Vacation is a great time not only to recharge and relax but also to practice your travel photography skills. Whether you’re a pro with lots of gear, or a hobbyist with your first camera, there are plenty of photo opportunities in a new place. In fact, there can be so many that you can easily get overwhelmed or uninspired to shoot anything at all.
If you hit a wall and don’t know what to photograph while traveling, here are some ways to fire up your creativity.
1. Shoot with a different lens
An easy way to literally change your perspective of the world is to use a lens you don’t normally shoot with. Trade your zoom lens for a prime and notice the way you view and capture the world from a fixed focal length.
If you usually shoot close-ups, try your hand at shooting wide, or vice-versa. If cost is an issue, invest in affordable or third-party lens options, or simply rent a lens.
2. Change up your camera
Similar to the point above, try your hand and shooting with a totally different camera. If you normally shoot with a DSLR, restrict yourself to shooting with a point and shoot or even your cell phone. Many small, compact cameras have improved greatly in image quality, and they might surprise you with their quailty.
By giving yourself a new technical challenge, you’ll open up room for creativity.
3. Put yourself on assignment
One of the best ways to shoot more is to have an objective or project in mind. Even if you’re not on official assignment, you can invent a similar scenario. Think of the ideal photography project that you’d want to do for a client, such as luxury vacation photos of Mexico, and aim to make that photo portfolio.
These are the type of personal project that you could easily use later in your portfolio if you ever seek out paid, professional work.
4. Start a themed personal project
On the note of personal projects, here’s an easy one that you can do over the course of one trip or many. Pick out a theme or photography subject that interests you and capture versions of it in new places you travel.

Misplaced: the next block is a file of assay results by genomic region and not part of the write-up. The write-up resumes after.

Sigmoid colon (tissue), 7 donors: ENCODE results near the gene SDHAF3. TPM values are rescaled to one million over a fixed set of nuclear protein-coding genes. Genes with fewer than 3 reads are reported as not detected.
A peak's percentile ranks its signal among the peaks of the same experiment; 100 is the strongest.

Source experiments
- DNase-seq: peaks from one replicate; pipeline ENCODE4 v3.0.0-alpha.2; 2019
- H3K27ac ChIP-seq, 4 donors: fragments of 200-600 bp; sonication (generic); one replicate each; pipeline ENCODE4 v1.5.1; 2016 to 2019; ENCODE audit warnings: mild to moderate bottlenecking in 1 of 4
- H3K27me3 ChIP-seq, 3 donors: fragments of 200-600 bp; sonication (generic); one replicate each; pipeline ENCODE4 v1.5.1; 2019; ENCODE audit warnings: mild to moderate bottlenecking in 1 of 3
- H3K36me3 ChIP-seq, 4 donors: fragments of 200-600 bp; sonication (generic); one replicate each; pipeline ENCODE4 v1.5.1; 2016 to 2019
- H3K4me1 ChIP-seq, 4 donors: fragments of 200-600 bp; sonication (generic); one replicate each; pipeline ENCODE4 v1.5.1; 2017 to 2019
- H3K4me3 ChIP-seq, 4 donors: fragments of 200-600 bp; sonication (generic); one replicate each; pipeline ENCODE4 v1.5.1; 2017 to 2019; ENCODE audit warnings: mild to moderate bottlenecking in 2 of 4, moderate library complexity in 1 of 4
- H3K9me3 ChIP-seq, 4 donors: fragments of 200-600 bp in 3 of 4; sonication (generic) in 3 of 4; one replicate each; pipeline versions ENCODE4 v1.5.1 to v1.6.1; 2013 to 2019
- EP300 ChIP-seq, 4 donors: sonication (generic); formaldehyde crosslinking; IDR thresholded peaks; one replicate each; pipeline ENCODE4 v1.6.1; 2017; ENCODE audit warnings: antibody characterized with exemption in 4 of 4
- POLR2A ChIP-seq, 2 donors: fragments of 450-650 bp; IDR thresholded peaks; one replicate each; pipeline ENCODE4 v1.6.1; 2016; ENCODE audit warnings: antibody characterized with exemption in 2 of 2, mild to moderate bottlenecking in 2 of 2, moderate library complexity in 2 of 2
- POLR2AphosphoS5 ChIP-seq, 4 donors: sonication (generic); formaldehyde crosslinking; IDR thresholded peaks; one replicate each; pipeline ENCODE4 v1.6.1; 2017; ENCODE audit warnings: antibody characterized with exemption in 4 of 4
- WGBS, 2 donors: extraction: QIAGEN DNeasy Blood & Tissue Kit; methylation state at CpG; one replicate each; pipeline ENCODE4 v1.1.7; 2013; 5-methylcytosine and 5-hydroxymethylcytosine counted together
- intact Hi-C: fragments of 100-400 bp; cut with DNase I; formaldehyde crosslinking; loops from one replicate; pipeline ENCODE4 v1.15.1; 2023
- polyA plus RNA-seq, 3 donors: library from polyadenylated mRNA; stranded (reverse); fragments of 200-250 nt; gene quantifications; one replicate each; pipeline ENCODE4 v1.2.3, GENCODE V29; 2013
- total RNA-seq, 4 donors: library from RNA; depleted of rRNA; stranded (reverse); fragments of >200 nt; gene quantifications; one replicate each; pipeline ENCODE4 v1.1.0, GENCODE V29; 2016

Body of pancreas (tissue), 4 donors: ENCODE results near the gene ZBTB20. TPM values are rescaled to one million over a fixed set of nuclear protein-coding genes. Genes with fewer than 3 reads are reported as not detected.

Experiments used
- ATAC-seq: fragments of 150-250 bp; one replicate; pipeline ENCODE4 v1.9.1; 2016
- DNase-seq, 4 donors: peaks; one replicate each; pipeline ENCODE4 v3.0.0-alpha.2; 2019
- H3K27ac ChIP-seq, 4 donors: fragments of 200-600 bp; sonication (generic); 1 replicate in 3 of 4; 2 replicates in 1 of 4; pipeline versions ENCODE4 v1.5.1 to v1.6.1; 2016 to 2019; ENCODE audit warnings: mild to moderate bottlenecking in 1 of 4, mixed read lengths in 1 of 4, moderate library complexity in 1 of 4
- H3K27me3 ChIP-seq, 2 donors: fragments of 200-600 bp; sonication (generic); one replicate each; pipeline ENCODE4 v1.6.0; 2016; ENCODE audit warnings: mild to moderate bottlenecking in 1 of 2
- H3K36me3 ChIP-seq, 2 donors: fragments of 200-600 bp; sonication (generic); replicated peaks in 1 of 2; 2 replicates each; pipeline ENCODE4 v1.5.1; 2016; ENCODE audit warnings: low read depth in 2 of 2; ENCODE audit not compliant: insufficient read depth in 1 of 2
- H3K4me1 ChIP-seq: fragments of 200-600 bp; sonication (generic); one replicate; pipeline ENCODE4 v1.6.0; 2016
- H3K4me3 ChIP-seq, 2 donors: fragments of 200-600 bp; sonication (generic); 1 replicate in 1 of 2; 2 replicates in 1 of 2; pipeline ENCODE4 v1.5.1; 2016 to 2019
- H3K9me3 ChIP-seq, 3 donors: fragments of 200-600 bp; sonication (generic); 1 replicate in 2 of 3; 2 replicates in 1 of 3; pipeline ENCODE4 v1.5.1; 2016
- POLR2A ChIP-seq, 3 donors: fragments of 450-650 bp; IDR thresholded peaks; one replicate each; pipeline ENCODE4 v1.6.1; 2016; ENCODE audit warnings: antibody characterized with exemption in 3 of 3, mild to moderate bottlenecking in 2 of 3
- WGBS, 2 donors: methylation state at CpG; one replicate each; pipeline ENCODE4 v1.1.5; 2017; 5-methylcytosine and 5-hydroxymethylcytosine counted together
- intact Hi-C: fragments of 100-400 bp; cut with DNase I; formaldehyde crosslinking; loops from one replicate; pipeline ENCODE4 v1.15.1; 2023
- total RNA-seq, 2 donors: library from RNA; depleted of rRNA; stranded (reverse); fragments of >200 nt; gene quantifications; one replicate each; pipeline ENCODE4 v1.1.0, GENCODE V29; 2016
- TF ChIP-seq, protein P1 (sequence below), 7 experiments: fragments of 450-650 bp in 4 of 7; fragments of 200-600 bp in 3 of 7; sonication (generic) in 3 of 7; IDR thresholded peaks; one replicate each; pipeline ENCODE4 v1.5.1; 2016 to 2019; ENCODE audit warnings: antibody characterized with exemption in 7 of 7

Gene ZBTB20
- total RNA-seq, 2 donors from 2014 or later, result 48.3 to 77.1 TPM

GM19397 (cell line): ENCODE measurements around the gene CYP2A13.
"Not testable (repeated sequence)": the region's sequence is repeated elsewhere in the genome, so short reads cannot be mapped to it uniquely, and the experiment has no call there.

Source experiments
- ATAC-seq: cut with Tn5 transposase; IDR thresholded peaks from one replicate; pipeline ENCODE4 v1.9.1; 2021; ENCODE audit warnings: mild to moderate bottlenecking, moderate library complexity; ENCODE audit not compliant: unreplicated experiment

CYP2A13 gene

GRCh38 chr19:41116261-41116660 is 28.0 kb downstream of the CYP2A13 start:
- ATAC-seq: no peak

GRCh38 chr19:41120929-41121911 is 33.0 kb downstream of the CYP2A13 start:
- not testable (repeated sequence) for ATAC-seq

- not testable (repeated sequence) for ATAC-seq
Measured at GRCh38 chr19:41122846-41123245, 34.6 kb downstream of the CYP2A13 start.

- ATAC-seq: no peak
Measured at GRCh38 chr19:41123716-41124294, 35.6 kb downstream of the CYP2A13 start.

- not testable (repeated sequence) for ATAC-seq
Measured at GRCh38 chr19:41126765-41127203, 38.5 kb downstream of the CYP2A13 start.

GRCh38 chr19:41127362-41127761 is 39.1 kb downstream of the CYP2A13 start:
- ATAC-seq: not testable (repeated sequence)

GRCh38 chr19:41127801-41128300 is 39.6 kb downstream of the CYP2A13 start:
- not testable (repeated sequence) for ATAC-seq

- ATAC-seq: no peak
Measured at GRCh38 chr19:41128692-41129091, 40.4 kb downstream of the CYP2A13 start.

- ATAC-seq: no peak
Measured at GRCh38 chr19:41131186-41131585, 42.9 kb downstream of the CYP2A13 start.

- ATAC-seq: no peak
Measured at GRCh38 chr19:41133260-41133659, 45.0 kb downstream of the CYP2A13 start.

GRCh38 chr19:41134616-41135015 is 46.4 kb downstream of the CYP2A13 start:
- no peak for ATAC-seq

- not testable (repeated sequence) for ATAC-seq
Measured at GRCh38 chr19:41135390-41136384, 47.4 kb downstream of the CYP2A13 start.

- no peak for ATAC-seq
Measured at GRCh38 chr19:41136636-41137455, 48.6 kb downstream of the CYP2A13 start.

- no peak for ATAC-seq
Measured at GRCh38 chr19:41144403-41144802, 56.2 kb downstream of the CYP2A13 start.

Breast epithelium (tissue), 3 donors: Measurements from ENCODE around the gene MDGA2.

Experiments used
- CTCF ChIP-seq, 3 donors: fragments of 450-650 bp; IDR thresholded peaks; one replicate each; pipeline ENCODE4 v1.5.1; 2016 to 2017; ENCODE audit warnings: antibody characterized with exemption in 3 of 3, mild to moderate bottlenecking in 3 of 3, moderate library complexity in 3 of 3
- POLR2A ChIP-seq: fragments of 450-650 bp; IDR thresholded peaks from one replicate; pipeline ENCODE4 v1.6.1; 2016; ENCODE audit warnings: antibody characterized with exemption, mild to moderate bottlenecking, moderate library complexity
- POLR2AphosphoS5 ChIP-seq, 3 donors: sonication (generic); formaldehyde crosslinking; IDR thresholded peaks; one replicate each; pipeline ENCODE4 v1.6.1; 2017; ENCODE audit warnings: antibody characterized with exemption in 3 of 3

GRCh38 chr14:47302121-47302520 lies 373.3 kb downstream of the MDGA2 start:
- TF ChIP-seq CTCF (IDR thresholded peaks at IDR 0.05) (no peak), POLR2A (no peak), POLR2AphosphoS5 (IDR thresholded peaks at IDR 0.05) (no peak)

As an example, you could photograph cultural foods unique to the region you’re in and put them in an album of “Ethnic Foods from Around the World.” Or focus on a topic such as unique doors of Italy, as I did on a recent trip.
Having a theme helps you focus and gives you something to look out for and photograph as you travel.
5. Take advantage of Golden and Blue Hour
There are certain times of day when just about everything looks photogenic thanks to the positioning of the sun. While sunset and sunrise are obvious times of day, also consider Golden and Blue Hour, those times of the day just before/after sunrise and sunset.
On most days, this is when the lighting gets the most dramatic and optimal for shooting in natural lighting.
6. Do some research
If you’re in a new part of the world and don’t know what to photograph, check out what others have shot before. Go online and check Instagram hashtags or do a Google image search for the town you’re in. Find the iconic shots that others have taken and visit those places yourself.
Not only does this put you on a fun discovery quest, but it also gives you a chance to put your own unique twist on famous places.
7. Find some meetups
Thanks to social media and the availability of quality camera gear, there are talented photographers in just about every corner of the world. And odds are, there are easy ways to meet them in person. Try to attend Insta Meets or Meet-Ups for photographers in new places that you visit.
Or if you follow and admire a certain photographer’s work on social media, shoot them a message and see if they would like to meet and shoot in person. These are great ways connect to locals and get inspired to shoot in a new place.
8. Just go shoot (or don’t)
If you’ve reached the end of this article and still feel overwhelmed, just pick up any camera you have and go out and shoot! Don’t worry about finding the perfect image; just snap away at whatever inspires you.
Or keep your camera in your bag and just enjoy the moment. Sometimes, a little break from photography is exactly what you need to inspire your creativity.
Over to You
What tips do you have for getting past a creative slump? Please let us know in the comments below!